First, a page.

While that process was not being unusually troublesome, I was putting off writing the section on Jindřich Štyrský until I could get my hands on the big catalog that should be in Czech stores right around now, and the section on the Devětsil group was being rather slow to coalesce. The former problem, I felt, was not something I could do much about, while the latter got on my nerves a bit. After all, it is not as though I was expecting to say anything very new or earthshaking about Devětsil (not every portion of a dissertation is actually stunning new material). No... I merely wanted to give an account of aspects of the group that seemed useful for readers to know for my purposes. Little things like that it was large, active, interdisciplinary, and internationalist. That it changed theoretical direction periodically. That Teige wanted it to go in a Constructivist direction, but paired that with something he called Poetism. And so forth and so on.
I doubt that anyone has written a plain history of Devětsil, as this would take considerable doing. Nonetheless, there are some useful English (not to mention Czech) texts covering the basics, and I have copies of many of the articles and polemics written by the members. My goals for this section were not, as I say, particularly ambitious since the dissertation is not about Devětsil per se. Its Proletarian phase does not relate to Toyen, nor do, especially, the activities of its architects. But Poetism is important and slippery. So I wrestled around with whether the pieces I had written were in a reasonable order, and what more had to be done, and all that.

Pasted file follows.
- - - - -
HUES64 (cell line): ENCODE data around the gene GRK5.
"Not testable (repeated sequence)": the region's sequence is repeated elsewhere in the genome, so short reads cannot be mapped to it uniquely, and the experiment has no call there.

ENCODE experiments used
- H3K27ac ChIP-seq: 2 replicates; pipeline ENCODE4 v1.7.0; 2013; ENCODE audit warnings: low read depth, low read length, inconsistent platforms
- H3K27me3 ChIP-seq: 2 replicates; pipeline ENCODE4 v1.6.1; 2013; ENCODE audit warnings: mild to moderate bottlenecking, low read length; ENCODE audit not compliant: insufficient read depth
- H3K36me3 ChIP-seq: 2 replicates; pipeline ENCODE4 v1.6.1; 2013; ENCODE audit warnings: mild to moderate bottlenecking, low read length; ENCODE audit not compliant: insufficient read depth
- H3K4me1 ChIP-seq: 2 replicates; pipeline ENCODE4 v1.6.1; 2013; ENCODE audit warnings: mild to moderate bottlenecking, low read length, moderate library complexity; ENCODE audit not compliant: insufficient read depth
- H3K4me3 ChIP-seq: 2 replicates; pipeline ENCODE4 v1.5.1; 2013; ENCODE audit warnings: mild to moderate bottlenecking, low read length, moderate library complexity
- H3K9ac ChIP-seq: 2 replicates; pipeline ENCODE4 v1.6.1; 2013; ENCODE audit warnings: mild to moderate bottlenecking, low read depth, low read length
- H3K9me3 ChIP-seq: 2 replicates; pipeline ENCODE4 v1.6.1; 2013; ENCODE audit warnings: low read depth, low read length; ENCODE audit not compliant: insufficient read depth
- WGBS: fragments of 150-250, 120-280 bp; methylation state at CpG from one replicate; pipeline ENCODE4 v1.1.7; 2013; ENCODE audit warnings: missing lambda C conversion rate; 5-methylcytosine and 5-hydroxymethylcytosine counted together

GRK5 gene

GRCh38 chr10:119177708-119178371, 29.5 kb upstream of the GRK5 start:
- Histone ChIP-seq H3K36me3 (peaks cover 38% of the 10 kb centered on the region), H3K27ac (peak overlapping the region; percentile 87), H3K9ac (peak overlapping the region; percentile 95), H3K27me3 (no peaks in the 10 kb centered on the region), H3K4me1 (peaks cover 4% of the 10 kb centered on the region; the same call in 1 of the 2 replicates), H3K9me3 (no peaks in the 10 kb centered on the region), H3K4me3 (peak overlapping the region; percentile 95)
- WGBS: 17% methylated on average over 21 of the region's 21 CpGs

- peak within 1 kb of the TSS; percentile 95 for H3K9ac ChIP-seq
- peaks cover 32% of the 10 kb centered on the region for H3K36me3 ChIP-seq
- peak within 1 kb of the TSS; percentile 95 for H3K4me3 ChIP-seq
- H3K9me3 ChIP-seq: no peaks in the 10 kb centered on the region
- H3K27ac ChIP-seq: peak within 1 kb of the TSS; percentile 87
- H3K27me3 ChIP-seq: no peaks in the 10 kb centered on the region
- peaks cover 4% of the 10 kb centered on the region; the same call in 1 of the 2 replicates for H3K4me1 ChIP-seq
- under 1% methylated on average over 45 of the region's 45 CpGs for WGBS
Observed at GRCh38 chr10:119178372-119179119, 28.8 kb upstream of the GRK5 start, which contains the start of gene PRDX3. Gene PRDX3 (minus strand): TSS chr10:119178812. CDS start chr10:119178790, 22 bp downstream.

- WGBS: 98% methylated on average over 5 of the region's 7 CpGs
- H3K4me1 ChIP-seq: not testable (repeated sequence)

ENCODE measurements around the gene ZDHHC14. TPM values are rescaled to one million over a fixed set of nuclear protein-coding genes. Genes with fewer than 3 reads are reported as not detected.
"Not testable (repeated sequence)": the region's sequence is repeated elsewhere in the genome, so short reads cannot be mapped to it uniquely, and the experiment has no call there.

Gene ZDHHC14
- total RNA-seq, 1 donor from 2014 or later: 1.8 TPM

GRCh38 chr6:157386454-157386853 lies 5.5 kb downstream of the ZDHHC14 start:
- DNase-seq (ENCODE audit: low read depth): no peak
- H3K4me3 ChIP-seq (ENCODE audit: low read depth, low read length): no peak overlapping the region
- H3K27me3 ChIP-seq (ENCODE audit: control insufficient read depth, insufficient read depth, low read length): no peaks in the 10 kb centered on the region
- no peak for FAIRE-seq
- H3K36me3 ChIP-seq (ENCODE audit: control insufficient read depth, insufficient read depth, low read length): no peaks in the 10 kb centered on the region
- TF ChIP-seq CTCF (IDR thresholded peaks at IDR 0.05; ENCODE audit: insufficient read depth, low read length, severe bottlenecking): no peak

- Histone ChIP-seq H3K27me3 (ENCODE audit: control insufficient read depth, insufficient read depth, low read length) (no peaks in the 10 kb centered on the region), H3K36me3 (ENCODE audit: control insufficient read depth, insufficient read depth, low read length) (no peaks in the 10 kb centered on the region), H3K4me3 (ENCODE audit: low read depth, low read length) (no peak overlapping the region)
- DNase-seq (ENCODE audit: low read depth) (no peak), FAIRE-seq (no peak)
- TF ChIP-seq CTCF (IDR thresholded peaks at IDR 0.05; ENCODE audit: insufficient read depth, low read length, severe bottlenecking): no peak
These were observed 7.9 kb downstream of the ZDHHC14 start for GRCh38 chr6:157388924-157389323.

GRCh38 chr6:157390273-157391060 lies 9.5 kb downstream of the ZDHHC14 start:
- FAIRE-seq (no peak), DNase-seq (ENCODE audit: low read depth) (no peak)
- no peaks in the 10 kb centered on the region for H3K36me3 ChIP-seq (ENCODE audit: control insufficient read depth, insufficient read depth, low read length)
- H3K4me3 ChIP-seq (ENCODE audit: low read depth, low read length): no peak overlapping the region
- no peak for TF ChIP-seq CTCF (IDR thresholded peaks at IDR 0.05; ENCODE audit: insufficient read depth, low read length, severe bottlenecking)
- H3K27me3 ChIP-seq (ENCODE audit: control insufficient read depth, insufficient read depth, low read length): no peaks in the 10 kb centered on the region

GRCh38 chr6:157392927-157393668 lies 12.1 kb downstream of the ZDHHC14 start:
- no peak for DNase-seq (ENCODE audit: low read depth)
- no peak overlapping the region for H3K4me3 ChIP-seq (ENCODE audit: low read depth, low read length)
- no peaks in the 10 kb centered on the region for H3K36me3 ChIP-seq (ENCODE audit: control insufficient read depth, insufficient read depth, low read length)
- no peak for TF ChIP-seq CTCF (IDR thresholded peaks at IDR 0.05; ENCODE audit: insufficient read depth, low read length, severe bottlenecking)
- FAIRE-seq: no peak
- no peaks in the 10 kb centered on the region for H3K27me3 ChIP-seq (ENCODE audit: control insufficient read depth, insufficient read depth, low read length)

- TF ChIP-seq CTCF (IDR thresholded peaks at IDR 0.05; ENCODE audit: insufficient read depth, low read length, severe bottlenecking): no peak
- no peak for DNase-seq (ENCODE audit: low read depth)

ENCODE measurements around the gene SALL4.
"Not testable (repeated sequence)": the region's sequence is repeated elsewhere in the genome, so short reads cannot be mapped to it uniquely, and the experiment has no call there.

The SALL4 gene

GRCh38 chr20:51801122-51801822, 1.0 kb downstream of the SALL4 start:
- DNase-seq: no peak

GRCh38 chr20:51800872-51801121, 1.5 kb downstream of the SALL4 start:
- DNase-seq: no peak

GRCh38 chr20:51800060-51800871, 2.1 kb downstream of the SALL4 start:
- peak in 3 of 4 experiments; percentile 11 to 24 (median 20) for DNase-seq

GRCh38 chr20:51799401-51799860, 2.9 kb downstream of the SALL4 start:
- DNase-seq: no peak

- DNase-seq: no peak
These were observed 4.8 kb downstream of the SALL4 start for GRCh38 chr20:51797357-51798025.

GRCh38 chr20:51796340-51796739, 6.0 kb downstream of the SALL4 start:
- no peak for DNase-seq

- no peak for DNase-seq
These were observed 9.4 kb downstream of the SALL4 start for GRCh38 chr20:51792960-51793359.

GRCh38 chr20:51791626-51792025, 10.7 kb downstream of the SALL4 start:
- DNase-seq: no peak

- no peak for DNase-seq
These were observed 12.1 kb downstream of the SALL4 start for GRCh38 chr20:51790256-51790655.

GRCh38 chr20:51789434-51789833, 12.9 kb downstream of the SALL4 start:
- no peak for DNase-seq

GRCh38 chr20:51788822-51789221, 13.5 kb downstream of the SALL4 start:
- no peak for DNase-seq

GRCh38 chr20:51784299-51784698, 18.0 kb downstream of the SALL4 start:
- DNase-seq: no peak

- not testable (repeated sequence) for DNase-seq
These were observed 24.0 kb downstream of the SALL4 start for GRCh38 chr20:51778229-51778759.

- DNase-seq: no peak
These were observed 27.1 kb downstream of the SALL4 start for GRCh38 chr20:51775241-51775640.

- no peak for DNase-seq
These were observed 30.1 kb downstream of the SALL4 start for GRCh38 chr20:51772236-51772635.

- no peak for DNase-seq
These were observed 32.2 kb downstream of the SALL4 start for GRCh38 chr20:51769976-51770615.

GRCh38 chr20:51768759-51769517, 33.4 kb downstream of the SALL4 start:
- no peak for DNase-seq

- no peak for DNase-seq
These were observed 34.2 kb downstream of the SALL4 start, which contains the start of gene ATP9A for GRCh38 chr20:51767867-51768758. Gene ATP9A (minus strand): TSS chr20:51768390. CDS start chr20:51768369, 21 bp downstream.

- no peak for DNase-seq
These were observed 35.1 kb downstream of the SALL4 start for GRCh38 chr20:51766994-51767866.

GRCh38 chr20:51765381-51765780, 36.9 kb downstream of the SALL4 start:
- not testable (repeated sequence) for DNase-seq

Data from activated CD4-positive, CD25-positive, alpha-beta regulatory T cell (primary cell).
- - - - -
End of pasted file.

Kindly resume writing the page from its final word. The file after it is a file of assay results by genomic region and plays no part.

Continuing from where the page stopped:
Fortunately, it is often beneficial to take a break from a recalcitrant piece of writing, so the postdoc frenzy has proved to have a purpose beyond the mere desire to obtain prestigious funding for the next year or three.
I am pleased to say that the Devětsil section is now responding nicely and sounds reasonably intelligent. While I don't imagine it to be a stunning and brilliant addition to the literature on Devětsil, I think it will perform its function nicely and say at least a few things I don't remember reading elsewhere.
This makes me feel very lighthearted as I prepare the next two postdoc applications and prepare to turn in chapters 1-3, all planned to be out by Monday.

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Wednesday, October 03, 2007

Mushroom Season

Julia has reminded me that in Europe, fall is mushroom season. Fall has come to Pittsburgh (the mornings are cool and a few leaves are turning color and dropping, although it still hits temperatures in the 70s and 80s--Fahrenheit--in the afternoon), but as we all know, the United States is not a mushroom-hunting land. Yes, I know a few American mushroom hunters, but that's because I know an odd selection of people. My only personal experience with mushroom hunting was in the Czech lands, and nobody here brings over their booty to share (come on, can't I use the word "booty" in its dictionary sense? you know what I mean! not that anyone has brought over their slang-booty either.).